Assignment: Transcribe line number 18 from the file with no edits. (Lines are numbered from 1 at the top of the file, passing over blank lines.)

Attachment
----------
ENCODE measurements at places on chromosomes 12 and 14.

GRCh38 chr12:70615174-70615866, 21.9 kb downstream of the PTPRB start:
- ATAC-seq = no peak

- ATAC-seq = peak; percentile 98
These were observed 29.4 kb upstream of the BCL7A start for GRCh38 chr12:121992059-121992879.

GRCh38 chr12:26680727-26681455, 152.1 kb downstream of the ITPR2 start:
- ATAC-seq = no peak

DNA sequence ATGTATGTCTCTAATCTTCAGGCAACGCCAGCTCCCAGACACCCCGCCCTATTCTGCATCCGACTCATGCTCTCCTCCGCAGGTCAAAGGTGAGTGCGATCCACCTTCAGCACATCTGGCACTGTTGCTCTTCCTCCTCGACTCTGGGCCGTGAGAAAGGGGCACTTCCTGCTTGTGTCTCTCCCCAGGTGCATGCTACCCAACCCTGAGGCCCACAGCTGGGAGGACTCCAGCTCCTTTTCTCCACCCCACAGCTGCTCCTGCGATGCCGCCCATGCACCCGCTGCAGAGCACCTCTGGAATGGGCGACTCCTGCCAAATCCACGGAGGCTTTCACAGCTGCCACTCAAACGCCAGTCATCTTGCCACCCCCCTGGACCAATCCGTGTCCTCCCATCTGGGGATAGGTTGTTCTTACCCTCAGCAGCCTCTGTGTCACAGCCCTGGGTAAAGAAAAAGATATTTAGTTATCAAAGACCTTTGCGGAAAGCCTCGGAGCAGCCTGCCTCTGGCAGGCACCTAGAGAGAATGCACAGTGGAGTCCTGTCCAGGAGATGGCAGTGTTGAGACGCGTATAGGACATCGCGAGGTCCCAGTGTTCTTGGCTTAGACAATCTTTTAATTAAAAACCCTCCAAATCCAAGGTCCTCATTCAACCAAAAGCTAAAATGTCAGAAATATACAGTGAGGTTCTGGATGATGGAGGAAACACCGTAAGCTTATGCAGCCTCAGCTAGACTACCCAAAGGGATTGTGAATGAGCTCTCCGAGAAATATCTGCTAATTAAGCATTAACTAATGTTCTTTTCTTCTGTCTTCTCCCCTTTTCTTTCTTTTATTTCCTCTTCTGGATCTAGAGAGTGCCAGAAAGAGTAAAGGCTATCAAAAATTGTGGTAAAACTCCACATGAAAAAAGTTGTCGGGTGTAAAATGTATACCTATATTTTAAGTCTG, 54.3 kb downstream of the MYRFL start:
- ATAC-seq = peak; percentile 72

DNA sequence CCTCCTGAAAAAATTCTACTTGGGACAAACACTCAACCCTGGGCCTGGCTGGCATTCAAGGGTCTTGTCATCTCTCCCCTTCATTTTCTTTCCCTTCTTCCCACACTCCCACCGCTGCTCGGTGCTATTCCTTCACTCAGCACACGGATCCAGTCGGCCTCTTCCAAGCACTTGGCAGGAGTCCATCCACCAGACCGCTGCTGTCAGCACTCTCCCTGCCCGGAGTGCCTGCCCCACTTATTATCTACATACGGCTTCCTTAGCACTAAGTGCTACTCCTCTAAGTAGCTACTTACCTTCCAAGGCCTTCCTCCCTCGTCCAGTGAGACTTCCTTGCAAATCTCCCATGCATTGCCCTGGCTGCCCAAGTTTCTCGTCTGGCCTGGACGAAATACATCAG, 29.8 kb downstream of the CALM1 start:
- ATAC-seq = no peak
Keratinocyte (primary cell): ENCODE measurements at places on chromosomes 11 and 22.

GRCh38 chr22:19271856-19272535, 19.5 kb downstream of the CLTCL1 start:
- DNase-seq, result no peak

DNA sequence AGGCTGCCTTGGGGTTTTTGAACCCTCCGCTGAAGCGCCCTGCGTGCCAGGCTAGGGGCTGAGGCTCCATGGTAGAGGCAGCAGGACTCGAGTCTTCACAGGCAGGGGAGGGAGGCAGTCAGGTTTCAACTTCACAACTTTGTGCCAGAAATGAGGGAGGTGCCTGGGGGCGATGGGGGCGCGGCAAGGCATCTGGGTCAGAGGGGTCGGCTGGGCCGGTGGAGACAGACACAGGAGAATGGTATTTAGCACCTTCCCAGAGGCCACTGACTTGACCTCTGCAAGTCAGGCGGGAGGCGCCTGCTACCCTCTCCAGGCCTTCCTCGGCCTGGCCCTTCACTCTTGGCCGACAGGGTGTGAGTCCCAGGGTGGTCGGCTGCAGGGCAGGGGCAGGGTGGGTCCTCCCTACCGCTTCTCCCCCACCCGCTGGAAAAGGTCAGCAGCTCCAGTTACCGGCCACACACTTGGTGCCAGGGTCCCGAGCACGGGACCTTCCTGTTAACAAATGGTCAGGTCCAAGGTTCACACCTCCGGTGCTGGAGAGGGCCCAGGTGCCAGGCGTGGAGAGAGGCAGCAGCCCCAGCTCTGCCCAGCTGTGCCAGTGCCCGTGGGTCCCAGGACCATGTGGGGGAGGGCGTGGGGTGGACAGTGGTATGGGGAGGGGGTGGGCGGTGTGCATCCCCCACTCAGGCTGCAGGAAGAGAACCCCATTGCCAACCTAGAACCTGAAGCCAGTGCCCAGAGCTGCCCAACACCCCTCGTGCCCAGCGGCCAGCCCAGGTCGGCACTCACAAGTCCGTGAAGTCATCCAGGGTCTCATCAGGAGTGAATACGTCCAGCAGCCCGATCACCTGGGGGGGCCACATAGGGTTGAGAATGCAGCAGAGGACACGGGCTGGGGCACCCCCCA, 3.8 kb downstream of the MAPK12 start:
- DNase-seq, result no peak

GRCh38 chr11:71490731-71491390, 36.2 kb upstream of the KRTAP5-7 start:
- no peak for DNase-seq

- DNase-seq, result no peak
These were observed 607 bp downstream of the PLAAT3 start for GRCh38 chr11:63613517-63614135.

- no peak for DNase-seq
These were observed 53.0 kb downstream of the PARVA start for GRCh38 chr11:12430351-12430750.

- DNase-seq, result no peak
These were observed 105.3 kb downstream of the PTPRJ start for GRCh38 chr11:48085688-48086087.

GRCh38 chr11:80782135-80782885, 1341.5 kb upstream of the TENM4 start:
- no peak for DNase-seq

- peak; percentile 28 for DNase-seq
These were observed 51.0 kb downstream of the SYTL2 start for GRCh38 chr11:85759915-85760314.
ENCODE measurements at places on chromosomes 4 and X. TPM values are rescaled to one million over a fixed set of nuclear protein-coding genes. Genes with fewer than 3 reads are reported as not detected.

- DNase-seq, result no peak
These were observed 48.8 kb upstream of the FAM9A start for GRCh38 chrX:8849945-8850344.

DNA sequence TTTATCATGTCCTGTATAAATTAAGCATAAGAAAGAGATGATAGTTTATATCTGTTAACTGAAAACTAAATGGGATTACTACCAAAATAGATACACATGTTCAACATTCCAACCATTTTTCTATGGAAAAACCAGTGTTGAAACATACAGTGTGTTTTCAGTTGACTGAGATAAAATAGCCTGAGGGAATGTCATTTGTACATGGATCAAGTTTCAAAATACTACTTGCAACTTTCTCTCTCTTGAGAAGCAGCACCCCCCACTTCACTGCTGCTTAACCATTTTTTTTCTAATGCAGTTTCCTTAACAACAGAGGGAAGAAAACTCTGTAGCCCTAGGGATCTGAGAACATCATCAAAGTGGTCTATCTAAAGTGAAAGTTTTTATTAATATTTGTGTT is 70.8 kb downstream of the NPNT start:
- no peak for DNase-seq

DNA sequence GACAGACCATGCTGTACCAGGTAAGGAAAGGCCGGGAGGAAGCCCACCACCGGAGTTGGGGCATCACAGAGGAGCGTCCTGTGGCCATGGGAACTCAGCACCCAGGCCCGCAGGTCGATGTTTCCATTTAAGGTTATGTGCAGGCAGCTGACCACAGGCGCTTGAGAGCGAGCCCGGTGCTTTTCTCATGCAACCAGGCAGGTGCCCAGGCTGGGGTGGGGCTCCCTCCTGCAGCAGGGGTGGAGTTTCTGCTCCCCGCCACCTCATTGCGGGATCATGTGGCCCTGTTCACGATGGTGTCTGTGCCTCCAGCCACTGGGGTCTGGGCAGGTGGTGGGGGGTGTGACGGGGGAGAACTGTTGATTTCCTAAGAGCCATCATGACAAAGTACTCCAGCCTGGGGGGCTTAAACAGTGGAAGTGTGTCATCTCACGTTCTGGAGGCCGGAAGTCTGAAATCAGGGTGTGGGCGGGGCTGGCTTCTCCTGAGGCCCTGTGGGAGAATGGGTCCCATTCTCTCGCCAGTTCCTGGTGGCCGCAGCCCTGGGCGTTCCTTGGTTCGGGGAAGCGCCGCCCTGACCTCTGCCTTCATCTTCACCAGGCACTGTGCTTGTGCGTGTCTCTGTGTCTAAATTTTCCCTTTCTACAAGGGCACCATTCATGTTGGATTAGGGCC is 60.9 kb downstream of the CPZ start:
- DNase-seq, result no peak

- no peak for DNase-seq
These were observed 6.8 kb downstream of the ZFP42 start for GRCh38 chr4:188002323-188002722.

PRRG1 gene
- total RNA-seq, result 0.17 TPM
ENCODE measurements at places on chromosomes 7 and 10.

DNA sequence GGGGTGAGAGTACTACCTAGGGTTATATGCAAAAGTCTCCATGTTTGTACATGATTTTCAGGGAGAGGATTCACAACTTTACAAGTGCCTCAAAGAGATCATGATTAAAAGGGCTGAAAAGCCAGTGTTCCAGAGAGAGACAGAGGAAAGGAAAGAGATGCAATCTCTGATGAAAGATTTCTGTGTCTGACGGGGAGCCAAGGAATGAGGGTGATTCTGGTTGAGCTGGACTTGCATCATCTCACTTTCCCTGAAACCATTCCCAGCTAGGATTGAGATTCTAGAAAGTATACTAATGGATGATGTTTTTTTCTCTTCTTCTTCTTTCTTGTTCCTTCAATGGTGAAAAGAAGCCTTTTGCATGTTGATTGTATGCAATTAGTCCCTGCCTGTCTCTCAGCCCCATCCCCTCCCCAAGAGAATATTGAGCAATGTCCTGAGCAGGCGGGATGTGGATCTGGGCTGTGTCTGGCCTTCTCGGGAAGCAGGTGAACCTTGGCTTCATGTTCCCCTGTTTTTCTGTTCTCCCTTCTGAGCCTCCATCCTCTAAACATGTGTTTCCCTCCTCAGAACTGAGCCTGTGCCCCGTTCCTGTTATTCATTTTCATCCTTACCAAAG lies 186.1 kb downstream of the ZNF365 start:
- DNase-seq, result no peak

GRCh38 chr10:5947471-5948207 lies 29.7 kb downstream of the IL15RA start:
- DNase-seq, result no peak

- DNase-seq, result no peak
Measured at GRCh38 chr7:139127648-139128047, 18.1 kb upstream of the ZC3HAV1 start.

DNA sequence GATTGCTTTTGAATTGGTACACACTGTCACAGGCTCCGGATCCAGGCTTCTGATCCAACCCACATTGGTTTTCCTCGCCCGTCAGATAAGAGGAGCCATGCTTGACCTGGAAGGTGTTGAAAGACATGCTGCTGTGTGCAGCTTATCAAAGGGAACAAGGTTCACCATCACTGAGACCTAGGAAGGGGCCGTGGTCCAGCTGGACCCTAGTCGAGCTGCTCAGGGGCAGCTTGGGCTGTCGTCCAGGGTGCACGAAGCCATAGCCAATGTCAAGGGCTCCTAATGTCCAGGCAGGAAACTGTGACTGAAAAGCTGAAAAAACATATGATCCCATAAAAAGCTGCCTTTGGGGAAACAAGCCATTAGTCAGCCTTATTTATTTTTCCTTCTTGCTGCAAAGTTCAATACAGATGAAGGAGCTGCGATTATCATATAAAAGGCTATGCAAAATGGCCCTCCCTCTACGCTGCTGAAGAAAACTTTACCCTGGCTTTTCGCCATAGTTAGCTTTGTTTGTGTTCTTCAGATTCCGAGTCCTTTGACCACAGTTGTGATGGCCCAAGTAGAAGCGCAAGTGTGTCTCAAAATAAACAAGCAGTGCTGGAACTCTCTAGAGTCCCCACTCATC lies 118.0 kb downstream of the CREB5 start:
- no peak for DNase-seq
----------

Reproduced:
- no peak for DNase-seq